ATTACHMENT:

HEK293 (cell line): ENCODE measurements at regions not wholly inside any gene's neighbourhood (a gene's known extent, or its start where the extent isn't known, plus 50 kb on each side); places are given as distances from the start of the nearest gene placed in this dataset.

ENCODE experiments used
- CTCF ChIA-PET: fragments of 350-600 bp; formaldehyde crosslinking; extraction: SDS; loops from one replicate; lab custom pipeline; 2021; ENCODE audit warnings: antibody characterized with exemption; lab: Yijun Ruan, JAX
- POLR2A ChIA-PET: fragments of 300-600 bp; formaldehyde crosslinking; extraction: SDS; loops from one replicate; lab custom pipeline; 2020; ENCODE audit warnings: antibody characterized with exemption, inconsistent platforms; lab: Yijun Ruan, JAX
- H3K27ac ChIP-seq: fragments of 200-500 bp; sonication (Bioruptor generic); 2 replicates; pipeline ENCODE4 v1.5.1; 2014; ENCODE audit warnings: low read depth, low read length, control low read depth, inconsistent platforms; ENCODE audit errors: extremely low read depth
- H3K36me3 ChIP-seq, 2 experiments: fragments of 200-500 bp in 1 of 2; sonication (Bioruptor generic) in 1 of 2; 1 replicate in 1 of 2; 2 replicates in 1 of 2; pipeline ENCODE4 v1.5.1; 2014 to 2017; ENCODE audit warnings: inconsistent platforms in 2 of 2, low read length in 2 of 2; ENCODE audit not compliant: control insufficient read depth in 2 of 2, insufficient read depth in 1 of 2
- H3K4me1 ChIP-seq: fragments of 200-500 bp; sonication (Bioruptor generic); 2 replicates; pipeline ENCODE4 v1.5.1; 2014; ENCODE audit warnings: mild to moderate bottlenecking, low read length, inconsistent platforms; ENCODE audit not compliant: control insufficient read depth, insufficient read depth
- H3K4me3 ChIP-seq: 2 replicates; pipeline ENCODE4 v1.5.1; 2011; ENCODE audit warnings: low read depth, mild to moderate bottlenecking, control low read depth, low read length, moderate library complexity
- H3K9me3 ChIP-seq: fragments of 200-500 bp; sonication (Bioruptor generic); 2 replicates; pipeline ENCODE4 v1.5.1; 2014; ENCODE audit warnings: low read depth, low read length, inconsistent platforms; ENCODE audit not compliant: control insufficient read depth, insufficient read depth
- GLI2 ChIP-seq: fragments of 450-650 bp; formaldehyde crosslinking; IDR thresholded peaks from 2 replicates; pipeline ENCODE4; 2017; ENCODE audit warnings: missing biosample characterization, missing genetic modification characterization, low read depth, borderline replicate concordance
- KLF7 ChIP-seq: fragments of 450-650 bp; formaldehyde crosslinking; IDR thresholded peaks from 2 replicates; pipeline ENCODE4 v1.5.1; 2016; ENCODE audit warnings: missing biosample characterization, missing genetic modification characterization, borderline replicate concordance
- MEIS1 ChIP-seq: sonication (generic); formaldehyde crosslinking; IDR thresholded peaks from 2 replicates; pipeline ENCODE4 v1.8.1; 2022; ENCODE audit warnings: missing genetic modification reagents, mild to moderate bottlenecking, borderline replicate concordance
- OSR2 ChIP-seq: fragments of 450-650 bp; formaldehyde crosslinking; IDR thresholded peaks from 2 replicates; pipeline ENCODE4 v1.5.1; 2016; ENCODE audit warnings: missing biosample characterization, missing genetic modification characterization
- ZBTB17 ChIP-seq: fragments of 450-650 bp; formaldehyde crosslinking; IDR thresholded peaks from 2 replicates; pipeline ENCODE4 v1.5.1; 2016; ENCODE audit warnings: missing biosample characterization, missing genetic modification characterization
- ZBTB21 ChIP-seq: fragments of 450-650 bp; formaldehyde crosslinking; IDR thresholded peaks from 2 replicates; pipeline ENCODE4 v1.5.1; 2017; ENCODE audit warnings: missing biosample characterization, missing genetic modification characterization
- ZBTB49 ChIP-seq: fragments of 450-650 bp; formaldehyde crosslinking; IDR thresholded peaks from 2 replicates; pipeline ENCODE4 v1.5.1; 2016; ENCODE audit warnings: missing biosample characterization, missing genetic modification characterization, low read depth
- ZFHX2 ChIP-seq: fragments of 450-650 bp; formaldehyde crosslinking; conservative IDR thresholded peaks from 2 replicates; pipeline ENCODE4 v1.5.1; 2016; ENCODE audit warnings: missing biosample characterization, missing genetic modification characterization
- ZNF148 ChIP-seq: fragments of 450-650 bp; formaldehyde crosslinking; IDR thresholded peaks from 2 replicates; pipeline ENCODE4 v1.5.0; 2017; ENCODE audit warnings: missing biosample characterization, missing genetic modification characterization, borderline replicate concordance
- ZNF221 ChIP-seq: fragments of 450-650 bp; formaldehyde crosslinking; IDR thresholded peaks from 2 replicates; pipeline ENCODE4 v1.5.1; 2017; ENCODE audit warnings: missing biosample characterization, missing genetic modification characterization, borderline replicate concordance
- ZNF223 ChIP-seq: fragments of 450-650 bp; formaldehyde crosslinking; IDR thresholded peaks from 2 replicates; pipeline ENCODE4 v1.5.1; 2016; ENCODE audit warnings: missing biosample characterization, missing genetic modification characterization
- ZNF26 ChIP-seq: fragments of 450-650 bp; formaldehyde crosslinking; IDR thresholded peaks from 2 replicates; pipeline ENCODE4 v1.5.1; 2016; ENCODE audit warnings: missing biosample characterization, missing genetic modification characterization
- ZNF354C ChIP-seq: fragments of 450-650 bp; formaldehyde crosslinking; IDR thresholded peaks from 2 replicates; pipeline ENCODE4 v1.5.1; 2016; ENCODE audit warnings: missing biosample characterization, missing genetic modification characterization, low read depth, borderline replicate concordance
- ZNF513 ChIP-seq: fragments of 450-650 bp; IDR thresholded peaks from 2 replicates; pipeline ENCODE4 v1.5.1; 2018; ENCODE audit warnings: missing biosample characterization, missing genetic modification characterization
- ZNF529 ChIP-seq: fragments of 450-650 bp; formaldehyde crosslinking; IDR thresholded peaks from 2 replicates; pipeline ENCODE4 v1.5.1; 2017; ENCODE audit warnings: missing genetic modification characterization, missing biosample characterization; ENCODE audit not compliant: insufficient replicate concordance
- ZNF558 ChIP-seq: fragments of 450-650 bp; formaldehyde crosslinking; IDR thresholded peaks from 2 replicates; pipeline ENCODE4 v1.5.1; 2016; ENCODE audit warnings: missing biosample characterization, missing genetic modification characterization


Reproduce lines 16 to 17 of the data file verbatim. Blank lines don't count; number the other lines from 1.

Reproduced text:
- ZBTB49 ChIP-seq: fragments of 450-650 bp; formaldehyde crosslinking; IDR thresholded peaks from 2 replicates; pipeline ENCODE4 v1.5.1; 2016; ENCODE audit warnings: missing biosample characterization, missing genetic modification characterization, low read depth
- ZFHX2 ChIP-seq: fragments of 450-650 bp; formaldehyde crosslinking; conservative IDR thresholded peaks from 2 replicates; pipeline ENCODE4 v1.5.1; 2016; ENCODE audit warnings: missing biosample characterization, missing genetic modification characterization